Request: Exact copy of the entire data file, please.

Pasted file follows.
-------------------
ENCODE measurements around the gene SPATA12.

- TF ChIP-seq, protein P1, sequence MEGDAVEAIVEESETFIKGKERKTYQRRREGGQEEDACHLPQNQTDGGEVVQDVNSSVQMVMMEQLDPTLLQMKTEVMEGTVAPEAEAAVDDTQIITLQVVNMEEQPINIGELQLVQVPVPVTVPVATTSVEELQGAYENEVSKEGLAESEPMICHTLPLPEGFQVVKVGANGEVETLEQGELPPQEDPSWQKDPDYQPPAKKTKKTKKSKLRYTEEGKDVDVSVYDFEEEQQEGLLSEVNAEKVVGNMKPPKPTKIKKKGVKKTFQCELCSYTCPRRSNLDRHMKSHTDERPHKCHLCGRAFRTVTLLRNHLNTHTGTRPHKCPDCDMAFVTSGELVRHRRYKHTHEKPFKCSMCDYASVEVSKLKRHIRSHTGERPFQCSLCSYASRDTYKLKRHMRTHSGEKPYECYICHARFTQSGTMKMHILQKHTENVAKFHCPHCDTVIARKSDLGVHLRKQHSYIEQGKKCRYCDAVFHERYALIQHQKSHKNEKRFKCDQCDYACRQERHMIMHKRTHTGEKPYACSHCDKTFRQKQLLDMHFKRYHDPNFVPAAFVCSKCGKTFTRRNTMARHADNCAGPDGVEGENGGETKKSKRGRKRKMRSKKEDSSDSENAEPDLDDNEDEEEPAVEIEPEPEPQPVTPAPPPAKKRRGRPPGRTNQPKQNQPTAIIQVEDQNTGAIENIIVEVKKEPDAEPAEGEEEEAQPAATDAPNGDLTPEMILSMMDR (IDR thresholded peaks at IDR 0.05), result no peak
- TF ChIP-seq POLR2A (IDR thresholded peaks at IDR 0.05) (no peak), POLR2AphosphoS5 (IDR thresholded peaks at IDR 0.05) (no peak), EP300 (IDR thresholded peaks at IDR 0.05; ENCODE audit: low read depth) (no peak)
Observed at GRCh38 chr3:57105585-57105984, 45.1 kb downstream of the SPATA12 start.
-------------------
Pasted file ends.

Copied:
ENCODE measurements around the gene SPATA12.

- TF ChIP-seq, protein P1, sequence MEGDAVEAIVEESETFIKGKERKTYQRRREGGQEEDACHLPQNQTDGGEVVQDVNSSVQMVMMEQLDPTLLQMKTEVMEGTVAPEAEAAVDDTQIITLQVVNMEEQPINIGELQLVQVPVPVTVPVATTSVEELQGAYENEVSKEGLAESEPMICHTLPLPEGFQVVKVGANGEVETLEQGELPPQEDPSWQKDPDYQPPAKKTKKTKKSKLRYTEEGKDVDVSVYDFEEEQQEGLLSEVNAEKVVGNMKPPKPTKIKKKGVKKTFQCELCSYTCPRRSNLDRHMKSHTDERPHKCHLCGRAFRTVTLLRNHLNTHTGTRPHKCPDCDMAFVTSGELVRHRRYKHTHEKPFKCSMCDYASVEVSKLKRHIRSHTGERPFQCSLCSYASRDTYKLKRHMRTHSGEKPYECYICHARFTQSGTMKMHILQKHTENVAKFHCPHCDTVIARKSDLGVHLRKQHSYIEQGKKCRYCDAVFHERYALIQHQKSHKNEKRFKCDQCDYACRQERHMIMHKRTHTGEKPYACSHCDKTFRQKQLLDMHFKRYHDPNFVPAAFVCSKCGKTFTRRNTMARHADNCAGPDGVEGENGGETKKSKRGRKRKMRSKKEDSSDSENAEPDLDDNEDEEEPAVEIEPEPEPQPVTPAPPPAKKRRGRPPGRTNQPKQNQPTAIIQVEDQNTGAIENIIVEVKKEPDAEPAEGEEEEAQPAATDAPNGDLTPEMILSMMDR (IDR thresholded peaks at IDR 0.05), result no peak
- TF ChIP-seq POLR2A (IDR thresholded peaks at IDR 0.05) (no peak), POLR2AphosphoS5 (IDR thresholded peaks at IDR 0.05) (no peak), EP300 (IDR thresholded peaks at IDR 0.05; ENCODE audit: low read depth) (no peak)
Observed at GRCh38 chr3:57105585-57105984, 45.1 kb downstream of the SPATA12 start.